- Dealing with the many SI’s and consultancies for cloud
- How to orient the “cloud” and “new technologies” parts of your company’s IT organization to help focus on transitioning the SAP practice to the cloud
- Helping SAP define useful certifications related to cloud
Sure, SAP is definitely working on a number of these issues. We’ll try to do it to benefit our customers. But I will tell you that it’ll probably be a whole lot better if you, the customer, are working with us to develop the best practices here based on your experience. In my opinion, this kind of intellectual capital is best developed and owned in the customer commons. Certainly you can hire our crack consulting teams to help your company figure out these issues for yourself, but I would prefer to see this knowledge much more evenly distributed. It wouldcertainly speed up transition of our industry niche to the cloud.
ASUG’s activities do reflect the industries move to cloud computing. There are a number of cloud-related product influence councils such as for SAP BusinessByDesign for subsidiaries, one for SAP Travel OnDemand, and I believe, one for SAP Sales OnDemand. But these are just point solution focused, helping design features of these specific products. There is one ASUG influence council whose work I especially applaud: the ASUG Virtualization & Cloud Influence Council. By necessity they’ve taken on a bigger piece of the pie – how to be able to migrate on premise SAP systems to the cloud, and helping co-design supporting management software. This ends up crossing over into some of the issues I mention above. However, the broad issues of transitioning to the cloud are even bigger than the scope that can be managed by the small number of passionate people this group.
Would a Cloud Special Interest Group be an offshoot of the Enterprise Architecture Community? Perhaps. But an IT cloud computing strategy needs strong alignment with the business to be effective, and in many cases, involves a business decision to broker a third party service rather than implement the service internally. My goal with this blog is to bring awareness of this issue to the SAP customer community and see if we can foster enough passionate people about cloud computing to organize such a group.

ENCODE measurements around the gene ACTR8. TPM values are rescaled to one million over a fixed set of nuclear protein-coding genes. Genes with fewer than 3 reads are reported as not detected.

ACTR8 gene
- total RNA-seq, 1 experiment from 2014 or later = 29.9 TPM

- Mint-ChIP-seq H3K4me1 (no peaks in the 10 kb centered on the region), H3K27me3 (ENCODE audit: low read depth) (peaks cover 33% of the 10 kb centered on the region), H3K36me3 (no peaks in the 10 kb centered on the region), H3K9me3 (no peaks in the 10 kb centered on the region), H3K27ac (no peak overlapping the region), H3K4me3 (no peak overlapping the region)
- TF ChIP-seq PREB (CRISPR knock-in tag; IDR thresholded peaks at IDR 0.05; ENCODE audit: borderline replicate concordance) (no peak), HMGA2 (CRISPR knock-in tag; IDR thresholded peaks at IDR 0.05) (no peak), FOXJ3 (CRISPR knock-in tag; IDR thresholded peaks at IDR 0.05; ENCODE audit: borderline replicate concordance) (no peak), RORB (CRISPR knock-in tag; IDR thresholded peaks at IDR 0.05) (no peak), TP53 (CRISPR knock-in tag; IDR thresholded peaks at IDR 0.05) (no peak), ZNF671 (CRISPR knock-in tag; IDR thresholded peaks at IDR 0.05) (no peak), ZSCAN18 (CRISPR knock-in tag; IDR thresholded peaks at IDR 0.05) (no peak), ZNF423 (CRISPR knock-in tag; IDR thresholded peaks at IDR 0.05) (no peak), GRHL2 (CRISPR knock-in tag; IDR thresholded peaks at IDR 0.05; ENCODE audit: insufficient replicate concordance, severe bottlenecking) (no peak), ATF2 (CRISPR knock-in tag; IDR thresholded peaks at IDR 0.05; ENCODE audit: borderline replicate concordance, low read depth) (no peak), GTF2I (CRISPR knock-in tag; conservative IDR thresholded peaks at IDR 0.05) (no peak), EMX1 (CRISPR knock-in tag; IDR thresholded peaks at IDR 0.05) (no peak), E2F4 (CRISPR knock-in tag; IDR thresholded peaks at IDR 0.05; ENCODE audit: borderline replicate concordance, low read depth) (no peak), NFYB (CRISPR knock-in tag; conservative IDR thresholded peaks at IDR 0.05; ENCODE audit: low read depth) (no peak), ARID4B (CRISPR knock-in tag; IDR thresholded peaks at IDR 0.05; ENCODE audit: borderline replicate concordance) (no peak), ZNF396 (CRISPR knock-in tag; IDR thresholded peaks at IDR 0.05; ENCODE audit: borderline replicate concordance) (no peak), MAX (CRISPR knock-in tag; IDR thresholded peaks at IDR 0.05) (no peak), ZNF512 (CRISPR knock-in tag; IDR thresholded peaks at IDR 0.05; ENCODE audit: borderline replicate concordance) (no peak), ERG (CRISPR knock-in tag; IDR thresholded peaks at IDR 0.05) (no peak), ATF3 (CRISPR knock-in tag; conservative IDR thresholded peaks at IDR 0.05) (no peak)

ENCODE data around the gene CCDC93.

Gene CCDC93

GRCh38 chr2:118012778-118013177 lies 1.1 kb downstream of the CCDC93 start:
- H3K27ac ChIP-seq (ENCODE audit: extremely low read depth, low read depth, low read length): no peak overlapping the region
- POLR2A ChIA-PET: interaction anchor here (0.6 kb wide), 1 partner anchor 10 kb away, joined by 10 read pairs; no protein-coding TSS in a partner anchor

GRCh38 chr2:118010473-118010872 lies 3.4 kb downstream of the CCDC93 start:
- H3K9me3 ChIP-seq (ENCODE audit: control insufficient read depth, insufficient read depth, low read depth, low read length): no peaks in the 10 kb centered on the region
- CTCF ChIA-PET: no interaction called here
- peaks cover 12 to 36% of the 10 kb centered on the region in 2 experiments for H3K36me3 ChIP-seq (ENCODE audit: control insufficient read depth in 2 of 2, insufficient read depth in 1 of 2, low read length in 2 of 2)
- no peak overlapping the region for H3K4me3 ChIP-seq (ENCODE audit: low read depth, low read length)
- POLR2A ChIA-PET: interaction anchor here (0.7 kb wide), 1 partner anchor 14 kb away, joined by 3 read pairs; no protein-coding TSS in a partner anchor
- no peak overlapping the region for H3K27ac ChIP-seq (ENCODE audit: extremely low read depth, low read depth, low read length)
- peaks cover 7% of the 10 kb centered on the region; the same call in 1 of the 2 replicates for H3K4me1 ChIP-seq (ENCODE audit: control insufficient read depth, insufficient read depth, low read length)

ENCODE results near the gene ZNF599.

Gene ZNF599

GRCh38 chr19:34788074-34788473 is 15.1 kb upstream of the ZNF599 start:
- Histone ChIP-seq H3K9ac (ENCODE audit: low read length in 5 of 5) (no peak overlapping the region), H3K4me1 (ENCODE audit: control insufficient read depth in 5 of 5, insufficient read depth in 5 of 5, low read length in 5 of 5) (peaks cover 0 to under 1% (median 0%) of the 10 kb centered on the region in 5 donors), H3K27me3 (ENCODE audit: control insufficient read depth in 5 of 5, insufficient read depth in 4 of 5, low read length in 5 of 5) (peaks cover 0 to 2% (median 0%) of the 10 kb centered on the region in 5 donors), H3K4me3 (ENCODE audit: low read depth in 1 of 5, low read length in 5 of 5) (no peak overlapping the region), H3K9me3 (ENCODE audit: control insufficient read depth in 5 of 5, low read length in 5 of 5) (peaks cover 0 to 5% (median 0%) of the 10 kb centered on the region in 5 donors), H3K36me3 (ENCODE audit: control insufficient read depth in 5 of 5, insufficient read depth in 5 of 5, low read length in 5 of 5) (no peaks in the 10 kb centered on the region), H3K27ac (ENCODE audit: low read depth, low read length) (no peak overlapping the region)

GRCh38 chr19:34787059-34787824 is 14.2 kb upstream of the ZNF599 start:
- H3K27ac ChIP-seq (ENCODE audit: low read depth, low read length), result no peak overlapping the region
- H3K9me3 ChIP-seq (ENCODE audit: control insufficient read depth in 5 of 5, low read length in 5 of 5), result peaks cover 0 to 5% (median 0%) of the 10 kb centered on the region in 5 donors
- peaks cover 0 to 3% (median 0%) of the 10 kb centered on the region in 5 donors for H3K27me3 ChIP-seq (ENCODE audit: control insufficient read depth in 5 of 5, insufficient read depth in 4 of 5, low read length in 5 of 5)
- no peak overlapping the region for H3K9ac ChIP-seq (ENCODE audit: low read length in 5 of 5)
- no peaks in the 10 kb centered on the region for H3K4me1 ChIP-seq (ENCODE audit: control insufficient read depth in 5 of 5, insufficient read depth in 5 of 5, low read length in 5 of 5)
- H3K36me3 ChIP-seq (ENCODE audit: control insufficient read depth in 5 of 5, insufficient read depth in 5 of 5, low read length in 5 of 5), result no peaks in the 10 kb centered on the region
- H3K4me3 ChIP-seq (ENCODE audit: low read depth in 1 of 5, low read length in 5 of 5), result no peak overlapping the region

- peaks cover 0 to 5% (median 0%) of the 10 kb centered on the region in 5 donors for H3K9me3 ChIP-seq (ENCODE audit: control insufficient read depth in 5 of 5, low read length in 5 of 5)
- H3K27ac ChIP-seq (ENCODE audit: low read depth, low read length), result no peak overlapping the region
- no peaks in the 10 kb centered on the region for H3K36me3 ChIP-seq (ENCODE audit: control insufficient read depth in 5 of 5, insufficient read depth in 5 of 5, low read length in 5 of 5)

As you can see in the comments below from Karin Tillotson and Tammy Powlas , there is already a Special Interest Group covering cloud computing that I was unaware of. I look forward to learning more about the BITI group’s activities in the area of cloud computing at the ASUG 2012 conference!
The topic of Cloud Computing already has a place in the ASUG SIG’s (Special Interest Group). It is covered by the Systems Management SIG in BITI (Business Integration, Technology and Infrastructure). I would be more than happy to introduce you to the ASUG Volunteers for that group next week in Orlando.
Hi Greg, I agree with Karin, have you reached out to the BITI team to see if Cloud is already covered by an existing special interest group within ASUG?
Karin, Jim Spath and Kristen Dennis are the ASUG Volunteer Community Facilitators for the BITI team and it would be good if you reached out to them.
Additionally, Atul Patankar, Discovery, is the ASUG Volunteer for the Systems Management SIG and is a long-time expert ASUG volunteer. It would be good if you contacted him as well.
First two photos are creative commons, used with attribution: